Acta Physiologiae Plantarum

, Volume 35, Issue 4, pp 985–999 | Cite as

Heavy metal-induced oxidative damage, defense reactions, and detoxification mechanisms in plants

  • Oksana Sytar
  • Abhay Kumar
  • Dariusz Latowski
  • Paulina Kuczynska
  • Kazimierz Strzałka
  • M. N. V. Prasad


Heavy metal (HMs) contamination is widespread globally due to anthropogenic, technogenic, and geogenic activities. The HMs exposure could lead to multiple toxic effects in plants by inducing reactive oxygen species (ROS), which inhibit most cellular processes at various levels of metabolism. ROS being highly unstable could play dual role (1) damaging cellular components and (2) act as an important secondary messenger for inducing plant defense system. Cells are equipped with enzymatic and non-enzymatic defense mechanisms to counteract this damage. Some are constitutive and others that are activated only when a stress-specific signal is perceived. Enzymatic scavengers of ROS include superoxide dismutase, catalase, glutathione reductase, and peroxidase, while non-enzymatic antioxidants are glutathione, ascorbic acid, α-tocopherol, flavonoids, anthocyanins, carotenoids, and organic acids. The intracellular and extracellular chelation mechanisms of HMs are associated with organic acids such as citric, malic and oxalic acid, etc. The important mechanism of detoxification includes metal complexation with glutathione, amino acids, synthesis of phytochelatins and sequestration into the vacuoles. Excessive stresses induce a cascade, MAPK (mitogen-activated protein kinase) pathway and synthesis of metal-detoxifying ligands. Metal detoxification through MAPK cascade and synthesis of metal-detoxifying ligands will be of considerable interest in the field of plant biotechnology. Further, the photoprotective roles of pigments of xanthophylls cycle under HMs stress were also discussed.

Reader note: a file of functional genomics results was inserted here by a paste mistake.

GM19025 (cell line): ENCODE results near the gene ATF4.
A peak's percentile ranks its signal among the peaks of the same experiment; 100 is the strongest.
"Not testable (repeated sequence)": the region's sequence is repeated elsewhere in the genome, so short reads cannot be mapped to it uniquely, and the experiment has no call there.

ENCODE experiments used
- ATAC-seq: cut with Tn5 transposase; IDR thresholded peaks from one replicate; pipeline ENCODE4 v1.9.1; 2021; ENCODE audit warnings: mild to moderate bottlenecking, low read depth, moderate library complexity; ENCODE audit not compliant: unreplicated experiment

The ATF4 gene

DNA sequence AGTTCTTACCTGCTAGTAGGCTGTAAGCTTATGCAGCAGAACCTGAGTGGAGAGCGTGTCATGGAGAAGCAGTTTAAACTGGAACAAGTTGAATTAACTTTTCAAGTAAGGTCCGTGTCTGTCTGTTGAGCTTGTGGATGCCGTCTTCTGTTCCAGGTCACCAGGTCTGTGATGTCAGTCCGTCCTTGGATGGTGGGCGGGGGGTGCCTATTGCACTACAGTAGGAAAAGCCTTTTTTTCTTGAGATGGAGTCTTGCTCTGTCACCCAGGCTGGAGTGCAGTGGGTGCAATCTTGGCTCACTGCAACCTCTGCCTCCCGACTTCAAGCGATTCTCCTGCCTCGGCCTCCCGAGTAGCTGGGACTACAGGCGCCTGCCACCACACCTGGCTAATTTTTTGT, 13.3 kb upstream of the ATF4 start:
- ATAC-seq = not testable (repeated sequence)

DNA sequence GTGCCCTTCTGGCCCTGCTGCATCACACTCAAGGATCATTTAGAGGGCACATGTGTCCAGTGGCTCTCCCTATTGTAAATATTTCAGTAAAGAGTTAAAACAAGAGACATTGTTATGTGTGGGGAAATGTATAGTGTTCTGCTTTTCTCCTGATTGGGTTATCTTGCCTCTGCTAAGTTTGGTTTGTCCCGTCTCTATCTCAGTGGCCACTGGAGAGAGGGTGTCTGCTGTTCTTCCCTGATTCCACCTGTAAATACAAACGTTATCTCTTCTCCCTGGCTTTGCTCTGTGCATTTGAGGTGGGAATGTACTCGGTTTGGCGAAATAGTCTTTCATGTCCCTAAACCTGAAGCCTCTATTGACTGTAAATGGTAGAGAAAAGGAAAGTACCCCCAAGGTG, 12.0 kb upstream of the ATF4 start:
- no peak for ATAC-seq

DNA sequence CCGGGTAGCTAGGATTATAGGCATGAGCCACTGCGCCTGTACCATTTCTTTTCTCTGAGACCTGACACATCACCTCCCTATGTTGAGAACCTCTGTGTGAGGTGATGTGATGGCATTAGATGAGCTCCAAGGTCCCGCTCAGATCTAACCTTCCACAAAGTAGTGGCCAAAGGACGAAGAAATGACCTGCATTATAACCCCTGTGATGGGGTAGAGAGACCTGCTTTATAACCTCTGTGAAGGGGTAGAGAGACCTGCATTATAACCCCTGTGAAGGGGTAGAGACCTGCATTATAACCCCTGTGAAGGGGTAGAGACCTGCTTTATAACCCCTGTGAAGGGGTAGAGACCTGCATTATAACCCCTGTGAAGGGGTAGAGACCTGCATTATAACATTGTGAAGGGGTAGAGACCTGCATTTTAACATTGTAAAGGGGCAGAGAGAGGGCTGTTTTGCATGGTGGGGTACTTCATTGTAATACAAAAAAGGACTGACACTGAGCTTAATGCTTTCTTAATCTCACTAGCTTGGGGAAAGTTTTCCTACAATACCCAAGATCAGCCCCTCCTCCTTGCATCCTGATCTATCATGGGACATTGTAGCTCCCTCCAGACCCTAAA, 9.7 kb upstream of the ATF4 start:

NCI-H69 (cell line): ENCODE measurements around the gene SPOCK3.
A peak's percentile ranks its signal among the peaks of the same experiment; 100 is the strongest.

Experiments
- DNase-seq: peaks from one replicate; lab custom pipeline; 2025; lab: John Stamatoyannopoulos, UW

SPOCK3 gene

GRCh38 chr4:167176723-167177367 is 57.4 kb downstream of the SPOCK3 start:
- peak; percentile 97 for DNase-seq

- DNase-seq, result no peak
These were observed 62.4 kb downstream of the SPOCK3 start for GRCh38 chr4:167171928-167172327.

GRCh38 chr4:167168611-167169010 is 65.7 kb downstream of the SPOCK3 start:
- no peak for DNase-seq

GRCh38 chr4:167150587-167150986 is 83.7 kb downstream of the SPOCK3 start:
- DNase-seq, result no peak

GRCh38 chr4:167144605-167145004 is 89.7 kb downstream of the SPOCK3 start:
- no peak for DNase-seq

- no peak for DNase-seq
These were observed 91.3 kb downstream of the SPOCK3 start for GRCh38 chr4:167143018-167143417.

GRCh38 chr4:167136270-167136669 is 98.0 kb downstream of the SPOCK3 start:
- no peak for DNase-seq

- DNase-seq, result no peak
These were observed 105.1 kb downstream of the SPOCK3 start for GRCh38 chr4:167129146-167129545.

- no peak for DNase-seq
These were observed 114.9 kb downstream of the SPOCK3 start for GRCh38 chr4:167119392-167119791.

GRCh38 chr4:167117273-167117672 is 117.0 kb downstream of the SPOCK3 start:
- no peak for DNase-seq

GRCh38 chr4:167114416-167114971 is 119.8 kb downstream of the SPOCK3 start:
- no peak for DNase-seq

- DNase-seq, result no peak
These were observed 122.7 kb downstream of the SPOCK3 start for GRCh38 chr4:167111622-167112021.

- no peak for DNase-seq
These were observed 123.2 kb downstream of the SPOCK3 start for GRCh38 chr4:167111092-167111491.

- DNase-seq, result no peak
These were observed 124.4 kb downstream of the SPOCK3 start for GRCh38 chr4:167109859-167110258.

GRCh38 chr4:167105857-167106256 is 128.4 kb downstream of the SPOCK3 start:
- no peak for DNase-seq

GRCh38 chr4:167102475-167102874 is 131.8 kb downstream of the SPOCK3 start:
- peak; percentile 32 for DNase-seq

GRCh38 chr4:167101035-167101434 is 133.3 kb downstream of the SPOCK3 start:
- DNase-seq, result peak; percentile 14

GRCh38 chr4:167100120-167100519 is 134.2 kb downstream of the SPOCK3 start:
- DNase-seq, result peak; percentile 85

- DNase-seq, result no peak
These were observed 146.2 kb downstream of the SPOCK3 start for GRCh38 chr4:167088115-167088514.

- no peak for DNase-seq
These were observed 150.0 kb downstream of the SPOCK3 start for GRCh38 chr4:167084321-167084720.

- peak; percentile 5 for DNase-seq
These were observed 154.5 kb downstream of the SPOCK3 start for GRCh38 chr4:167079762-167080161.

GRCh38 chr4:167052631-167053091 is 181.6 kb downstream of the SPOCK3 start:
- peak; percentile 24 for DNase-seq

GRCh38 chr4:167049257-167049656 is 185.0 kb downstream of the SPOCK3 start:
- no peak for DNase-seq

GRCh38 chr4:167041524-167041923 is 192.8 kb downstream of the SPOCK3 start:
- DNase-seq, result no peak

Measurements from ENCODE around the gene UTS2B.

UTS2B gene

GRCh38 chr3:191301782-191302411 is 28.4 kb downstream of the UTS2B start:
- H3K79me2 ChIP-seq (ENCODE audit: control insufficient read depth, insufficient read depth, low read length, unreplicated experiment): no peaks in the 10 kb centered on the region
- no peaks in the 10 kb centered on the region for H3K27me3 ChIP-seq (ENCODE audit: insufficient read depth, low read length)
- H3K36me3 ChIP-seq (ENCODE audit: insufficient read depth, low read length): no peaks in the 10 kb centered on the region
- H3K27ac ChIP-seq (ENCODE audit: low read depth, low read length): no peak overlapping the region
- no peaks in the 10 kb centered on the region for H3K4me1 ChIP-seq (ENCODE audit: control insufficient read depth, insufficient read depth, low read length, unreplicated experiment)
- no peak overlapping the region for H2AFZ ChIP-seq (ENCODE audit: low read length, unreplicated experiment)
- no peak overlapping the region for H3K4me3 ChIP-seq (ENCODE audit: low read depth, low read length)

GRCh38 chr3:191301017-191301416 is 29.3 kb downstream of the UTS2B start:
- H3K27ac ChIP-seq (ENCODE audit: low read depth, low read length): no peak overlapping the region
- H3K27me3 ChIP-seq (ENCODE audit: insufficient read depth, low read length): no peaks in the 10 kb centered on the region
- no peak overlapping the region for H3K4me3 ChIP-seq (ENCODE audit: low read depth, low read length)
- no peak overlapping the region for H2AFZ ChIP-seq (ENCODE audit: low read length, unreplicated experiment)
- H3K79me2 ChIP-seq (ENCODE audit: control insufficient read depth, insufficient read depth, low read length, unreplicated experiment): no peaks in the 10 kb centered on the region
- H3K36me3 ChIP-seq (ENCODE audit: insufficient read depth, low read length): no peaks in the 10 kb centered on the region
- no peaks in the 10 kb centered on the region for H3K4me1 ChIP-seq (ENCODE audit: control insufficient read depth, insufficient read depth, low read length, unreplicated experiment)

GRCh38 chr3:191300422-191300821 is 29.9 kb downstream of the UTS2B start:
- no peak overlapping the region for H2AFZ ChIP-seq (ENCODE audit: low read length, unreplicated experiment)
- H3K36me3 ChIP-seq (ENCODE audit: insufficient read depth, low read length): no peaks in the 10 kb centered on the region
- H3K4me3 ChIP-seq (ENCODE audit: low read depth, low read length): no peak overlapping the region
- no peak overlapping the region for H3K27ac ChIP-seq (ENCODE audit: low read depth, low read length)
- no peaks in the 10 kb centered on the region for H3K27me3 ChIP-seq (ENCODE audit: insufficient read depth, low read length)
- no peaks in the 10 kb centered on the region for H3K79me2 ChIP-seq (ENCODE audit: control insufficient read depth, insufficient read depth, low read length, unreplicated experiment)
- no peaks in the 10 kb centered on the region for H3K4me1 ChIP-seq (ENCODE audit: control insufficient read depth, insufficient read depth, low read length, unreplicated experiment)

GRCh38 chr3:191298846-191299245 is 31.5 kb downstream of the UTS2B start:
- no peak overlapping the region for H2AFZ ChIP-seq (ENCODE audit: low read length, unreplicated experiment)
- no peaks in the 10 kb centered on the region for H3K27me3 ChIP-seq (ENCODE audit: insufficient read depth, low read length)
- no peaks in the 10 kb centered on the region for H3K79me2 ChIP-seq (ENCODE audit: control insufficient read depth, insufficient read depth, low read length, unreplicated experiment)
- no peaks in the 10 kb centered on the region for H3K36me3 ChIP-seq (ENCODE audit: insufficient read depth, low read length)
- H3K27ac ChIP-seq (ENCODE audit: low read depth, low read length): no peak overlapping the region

Antioxidants Flavonoids Heavy metals MAPK pathway Oxidative stress Phenolic compounds Phytochelatins 



Accumulating ecotype


Ascorbate peroxidases


Ascorbic acid








Electron transport chain






Glutathione reductase


Glutathione (reduced)


Glutathione (oxidized)




Heavy metals


Hydrogen peroxide




Lipid peroxidation


Mitogen-activated protein kinase


MAPK kinase


MAPK kinase kinase






Nicotinamide adenine dinucleotide (oxidized)


Reduced NAD


Nicotinamide adenine dinucleotide phosphate (oxidized)


Reduced NADP


Non-accumulating ecotype


Superoxide radical




Phytochelatins synthase




Photosystem II


Photosystem I


Poly unsaturated fatty acids


Reactive oxygen species


Superoxide dismutase





O.S. gratefully acknowledges the award of 3-month research training scholarship by the Centre for International Co-operation in Science (CICS) (Formerly CCSTDS) Chennai, India, which was hosted by MNVP. A.K. gratefully acknowledges University of Hyderabad Research Scholarship through the University Grant Commission, New Delhi. M.N.V.P. gratefully acknowledge the award of Pitamber Pant National Environment Fellowship by the Ministry of Environment and Forests, GOI, New Delhi (MoEF Ref. No. 17/3/2010-RE Dt 29-2-2012).

Conflict of interest

The authors declare that they have no conflict of interest.


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Copyright information

© Franciszek Górski Institute of Plant Physiology, Polish Academy of Sciences, Kraków 2012

Authors and Affiliations

  • Oksana Sytar
    • 1
    • 2
  • Abhay Kumar
    • 1
  • Dariusz Latowski
    • 3
  • Paulina Kuczynska
    • 3
  • Kazimierz Strzałka
    • 3
  • M. N. V. Prasad
    • 1
  1. 1.Department of Plant SciencesUniversity of HyderabadHyderabadIndia
  2. 2.Department of Plant Physiology and EcologyKyiv National University of Taras ShevchenkoKyivUkraine
  3. 3.Departament of Plant Physiology and Biochemistry, Faculty of Biochemistry, Biophysics and BiotechnologyJagiellonian UniversityKrakowPoland

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